Review: Eugene Onegin, English Touring Opera, Snape, April 14

ETO first brought their production of Tchaikovsky’s sublime work to Snape in 2007 and the intervening years have done nothing to diminish the impact of James Conway’s masterly staging and direction.

The use of an angled mirror on stage increases the feeling of space as well as giving certain set pieces an enhanced sense of time and place, the opening garden scene, for example having something of a Pre-Raphaelite character.

From the very first bar, with its falling chromatics, the orchestra played with great sensitivity and understanding and the scene was set for the tragedies to unfold.

Despite the title, the character of Tatyana is arguably more central to the work and her evolution from impetuous young girl to steadfast wife demands wide-ranging vocal and dramatic skills. Sarah-Jane Davies hit the high notes with clear precision and her final dismissal of Onegin successfully mingled her clearly felt duty with an obvious regret for what might have been. Nicholas Lester captured the supercilious charm of Onegin and was vocally impeccable throughout. As he glared into the mirror as his last hopes crumbled to the final forceful chords one sensed that everyone in the hall shared his despair. Yet there was so much more to the performance than the two principals. Jaewoo Kim and Niamh Kelly were engaging and believable as the unfortunate Lensky and Olga and Stephen Holloway received a deserved ovation for his fine rendering of Gremin’s aria in praise of his new wife. Frances McCafferty gave strong characterisation to the nursemaid Filipnevya and Harriet Williams was touching as Larina whose party comes to such a disastrous conclusion.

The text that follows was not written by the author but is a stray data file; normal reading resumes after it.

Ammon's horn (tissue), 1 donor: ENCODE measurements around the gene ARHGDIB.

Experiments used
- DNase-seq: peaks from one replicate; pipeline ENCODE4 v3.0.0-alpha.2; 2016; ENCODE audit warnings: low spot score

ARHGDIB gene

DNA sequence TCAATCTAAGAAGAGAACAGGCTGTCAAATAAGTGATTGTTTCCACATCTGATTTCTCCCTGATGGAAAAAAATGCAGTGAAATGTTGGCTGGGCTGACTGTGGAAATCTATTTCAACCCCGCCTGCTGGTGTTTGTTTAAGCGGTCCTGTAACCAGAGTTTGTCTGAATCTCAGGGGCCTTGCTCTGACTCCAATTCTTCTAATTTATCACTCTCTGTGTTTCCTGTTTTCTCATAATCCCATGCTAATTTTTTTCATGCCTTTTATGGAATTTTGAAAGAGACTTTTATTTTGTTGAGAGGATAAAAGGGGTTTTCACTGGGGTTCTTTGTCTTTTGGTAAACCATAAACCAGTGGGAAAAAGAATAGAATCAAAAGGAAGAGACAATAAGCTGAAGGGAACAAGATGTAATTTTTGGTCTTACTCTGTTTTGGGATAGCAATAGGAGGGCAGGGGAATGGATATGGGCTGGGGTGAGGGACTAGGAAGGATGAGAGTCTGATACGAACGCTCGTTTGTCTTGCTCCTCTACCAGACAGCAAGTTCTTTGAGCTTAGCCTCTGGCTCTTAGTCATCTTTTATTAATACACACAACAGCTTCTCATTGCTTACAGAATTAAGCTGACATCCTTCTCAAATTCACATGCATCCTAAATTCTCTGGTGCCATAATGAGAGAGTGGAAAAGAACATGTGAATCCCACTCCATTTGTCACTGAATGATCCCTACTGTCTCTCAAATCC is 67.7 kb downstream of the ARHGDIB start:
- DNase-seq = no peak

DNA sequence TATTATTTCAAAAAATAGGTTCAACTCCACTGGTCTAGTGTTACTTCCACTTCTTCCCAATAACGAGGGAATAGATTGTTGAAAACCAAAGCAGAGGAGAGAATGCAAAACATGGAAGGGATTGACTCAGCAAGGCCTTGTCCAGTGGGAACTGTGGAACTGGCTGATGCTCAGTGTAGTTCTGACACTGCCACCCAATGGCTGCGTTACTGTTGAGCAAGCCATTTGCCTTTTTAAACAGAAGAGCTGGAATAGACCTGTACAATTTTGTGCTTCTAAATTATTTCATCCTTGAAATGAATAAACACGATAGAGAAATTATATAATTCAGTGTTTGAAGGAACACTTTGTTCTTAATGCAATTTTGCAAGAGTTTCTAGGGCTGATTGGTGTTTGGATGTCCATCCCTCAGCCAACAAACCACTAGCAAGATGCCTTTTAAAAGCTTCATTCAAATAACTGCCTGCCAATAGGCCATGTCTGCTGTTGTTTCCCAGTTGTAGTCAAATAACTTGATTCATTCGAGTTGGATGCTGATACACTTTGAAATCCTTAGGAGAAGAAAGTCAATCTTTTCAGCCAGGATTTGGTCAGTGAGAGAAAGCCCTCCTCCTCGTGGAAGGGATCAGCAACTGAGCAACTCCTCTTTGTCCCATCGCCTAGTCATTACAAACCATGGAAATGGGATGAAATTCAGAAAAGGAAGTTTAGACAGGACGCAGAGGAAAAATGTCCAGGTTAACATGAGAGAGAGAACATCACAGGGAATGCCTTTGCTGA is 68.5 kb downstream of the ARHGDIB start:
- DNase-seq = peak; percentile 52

This was a performance that went well beyond the sum of its parts and revealed the work in all its greatness. Michael Rosewell conducted with an unobtrusive yet genuine understanding of the emotional truth in the score and the orchestra responded superbly.

Gareth Jones